toil.lib.iterables

Attributes

IT

Classes

concat

A literal iterable to combine sequence literals (lists, set) with generators or list comprehensions.

Functions

flatten(iterables)

Flatten an iterable, except for string elements.

Module Contents

toil.lib.iterables.IT
toil.lib.iterables.flatten(iterables)[source]

Flatten an iterable, except for string elements.

Parameters:

iterables (Iterable[IT])

Return type:

Iterator[IT]

class toil.lib.iterables.concat(*args)[source]

A literal iterable to combine sequence literals (lists, set) with generators or list comprehensions.

Instead of

>>> [ -1 ] + [ x * 2 for x in range( 3 ) ] + [ -1 ]
[-1, 0, 2, 4, -1]

you can write

>>> list( concat( -1, ( x * 2 for x in range( 3 ) ), -1 ) )
[-1, 0, 2, 4, -1]

This is slightly shorter (not counting the list constructor) and does not involve array construction or concatenation.

Note that concat() flattens (or chains) all iterable arguments into a single result iterable:

>>> list( concat( 1, range( 2, 4 ), 4 ) )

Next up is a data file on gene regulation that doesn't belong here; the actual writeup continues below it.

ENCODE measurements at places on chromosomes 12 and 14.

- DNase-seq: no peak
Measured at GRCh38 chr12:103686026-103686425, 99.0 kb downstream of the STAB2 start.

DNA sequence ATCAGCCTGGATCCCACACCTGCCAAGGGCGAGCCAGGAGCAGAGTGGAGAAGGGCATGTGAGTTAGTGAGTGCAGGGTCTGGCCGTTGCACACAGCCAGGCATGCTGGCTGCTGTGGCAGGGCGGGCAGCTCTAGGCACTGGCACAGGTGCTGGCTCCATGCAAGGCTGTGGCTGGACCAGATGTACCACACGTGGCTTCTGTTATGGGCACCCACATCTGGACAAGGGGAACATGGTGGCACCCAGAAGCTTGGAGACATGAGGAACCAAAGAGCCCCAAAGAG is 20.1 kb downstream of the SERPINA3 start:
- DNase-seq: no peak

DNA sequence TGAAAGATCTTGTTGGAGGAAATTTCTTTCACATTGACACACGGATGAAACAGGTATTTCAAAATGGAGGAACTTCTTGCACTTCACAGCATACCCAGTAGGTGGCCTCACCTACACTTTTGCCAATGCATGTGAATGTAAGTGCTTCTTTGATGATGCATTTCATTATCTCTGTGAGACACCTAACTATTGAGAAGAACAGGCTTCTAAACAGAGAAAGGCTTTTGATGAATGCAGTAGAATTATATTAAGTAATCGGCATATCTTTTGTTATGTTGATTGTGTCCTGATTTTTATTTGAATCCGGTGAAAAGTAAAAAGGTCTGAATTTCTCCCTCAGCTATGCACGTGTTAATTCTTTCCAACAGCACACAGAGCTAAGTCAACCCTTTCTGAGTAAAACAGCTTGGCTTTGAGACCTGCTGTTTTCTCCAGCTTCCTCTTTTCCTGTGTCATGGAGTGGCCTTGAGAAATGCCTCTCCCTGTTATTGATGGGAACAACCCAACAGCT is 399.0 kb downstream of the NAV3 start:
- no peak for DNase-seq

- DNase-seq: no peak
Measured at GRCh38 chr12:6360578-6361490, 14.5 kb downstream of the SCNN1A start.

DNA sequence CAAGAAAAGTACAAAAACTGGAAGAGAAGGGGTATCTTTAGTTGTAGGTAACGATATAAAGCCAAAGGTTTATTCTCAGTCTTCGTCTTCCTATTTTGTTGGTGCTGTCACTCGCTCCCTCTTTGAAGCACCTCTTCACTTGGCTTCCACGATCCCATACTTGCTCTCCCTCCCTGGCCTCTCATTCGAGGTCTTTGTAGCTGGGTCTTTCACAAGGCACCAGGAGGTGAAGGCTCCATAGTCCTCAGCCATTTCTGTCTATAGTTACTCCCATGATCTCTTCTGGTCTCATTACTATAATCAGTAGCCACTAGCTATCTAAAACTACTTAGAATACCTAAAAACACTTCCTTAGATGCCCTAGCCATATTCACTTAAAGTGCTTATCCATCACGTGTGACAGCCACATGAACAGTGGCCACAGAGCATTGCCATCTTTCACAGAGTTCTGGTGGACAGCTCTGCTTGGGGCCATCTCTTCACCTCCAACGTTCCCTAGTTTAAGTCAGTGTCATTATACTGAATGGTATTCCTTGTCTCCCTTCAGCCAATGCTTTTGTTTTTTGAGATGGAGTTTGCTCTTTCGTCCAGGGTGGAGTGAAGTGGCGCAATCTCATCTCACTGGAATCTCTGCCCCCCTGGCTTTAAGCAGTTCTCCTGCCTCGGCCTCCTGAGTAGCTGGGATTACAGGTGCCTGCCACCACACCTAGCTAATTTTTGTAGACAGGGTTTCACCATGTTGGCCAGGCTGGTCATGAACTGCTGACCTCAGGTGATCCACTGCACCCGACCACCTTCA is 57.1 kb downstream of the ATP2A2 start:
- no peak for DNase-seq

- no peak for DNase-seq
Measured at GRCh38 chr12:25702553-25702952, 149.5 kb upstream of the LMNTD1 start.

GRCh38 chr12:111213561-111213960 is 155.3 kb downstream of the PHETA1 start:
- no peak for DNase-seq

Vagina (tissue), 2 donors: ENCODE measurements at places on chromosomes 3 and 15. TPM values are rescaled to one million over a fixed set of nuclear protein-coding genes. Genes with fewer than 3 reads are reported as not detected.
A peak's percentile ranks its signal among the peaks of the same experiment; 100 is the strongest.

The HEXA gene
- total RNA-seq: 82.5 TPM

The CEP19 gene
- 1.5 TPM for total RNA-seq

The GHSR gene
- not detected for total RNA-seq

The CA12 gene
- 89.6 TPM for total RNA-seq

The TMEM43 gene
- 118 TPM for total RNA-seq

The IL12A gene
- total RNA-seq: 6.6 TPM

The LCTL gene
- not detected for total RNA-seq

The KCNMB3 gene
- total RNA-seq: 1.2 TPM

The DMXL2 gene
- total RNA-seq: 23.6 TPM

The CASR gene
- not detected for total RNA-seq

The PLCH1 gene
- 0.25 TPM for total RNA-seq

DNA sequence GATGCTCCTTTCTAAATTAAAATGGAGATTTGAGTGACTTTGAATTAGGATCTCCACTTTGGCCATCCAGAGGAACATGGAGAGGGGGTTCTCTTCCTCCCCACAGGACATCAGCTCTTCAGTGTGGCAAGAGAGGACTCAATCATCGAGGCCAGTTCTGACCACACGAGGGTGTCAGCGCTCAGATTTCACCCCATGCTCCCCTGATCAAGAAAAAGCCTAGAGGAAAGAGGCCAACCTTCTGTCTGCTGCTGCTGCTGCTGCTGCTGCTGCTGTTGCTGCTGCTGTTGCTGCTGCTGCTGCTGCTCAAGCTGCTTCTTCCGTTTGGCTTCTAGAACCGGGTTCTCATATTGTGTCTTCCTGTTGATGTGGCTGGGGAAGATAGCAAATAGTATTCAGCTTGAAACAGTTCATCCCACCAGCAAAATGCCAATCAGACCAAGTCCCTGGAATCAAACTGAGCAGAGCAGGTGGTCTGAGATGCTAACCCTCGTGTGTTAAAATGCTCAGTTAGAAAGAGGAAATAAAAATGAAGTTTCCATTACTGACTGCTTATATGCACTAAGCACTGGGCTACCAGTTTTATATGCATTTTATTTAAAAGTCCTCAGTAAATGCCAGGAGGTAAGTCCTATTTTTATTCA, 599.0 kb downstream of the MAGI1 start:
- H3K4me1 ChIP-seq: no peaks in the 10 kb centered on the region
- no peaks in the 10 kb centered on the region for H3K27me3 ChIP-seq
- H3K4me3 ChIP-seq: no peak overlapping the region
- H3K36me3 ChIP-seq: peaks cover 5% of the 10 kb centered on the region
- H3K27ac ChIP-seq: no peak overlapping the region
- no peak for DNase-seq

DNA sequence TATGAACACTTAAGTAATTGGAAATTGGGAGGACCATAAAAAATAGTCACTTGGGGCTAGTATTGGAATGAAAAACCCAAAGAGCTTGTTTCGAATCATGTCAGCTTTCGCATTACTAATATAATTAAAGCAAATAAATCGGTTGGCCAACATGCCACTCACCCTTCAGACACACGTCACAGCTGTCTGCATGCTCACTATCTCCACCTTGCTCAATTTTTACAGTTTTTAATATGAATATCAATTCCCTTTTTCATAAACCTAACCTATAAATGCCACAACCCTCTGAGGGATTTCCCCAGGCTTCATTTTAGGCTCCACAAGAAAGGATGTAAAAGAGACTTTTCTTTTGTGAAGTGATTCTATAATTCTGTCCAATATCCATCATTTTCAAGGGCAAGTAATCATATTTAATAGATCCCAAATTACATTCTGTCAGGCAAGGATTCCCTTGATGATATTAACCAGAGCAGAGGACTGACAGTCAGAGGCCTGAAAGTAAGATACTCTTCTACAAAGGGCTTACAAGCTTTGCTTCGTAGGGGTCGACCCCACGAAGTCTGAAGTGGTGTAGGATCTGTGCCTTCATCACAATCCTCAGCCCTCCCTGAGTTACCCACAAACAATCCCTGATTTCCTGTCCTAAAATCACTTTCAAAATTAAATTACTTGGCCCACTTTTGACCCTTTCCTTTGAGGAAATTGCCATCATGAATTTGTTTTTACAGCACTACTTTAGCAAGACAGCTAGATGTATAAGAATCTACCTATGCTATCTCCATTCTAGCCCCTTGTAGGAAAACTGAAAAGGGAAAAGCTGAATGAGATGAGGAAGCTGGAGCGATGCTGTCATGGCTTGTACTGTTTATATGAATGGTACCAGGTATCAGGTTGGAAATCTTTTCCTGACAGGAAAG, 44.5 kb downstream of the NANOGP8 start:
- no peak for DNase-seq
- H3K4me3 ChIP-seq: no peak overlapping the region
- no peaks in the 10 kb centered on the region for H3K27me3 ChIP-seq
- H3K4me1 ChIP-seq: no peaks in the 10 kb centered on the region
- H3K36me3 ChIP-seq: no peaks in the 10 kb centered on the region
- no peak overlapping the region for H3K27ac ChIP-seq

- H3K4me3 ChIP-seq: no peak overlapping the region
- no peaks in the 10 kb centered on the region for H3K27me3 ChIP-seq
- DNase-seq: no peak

[1, 2, 3, 4]

It only does so one level deep. If you need to recursively flatten a data structure, check out crush().

If you want to prevent that flattening for an iterable argument, wrap it in concat():

>>> list( concat( 1, concat( range( 2, 4 ) ), 4 ) )
[1, range(2, 4), 4]

Some more example.

>>> list( concat() ) # empty concat
[]
>>> list( concat( 1 ) ) # non-iterable
[1]
>>> list( concat( concat() ) ) # empty iterable
[]
>>> list( concat( concat( 1 ) ) ) # singleton iterable
[1]
>>> list( concat( 1, concat( 2 ), 3 ) ) # flattened iterable
[1, 2, 3]
>>> list( concat( 1, [2], 3 ) ) # flattened iterable
[1, 2, 3]
>>> list( concat( 1, concat( [2] ), 3 ) ) # protecting an iterable from being flattened
[1, [2], 3]
>>> list( concat( 1, concat( [2], 3 ), 4 ) ) # protection only works with a single argument
[1, 2, 3, 4]
>>> list( concat( 1, 2, concat( 3, 4 ), 5, 6 ) )
[1, 2, 3, 4, 5, 6]
>>> list( concat( 1, 2, concat( [ 3, 4 ] ), 5, 6 ) )
[1, 2, [3, 4], 5, 6]

Note that while strings are technically iterable, concat() does not flatten them.

>>> list( concat( 'ab' ) )
['ab']
>>> list( concat( concat( 'ab' ) ) )
['ab']
Parameters:

args (Any)

__iter__()[source]
Return type:

Iterator[Any]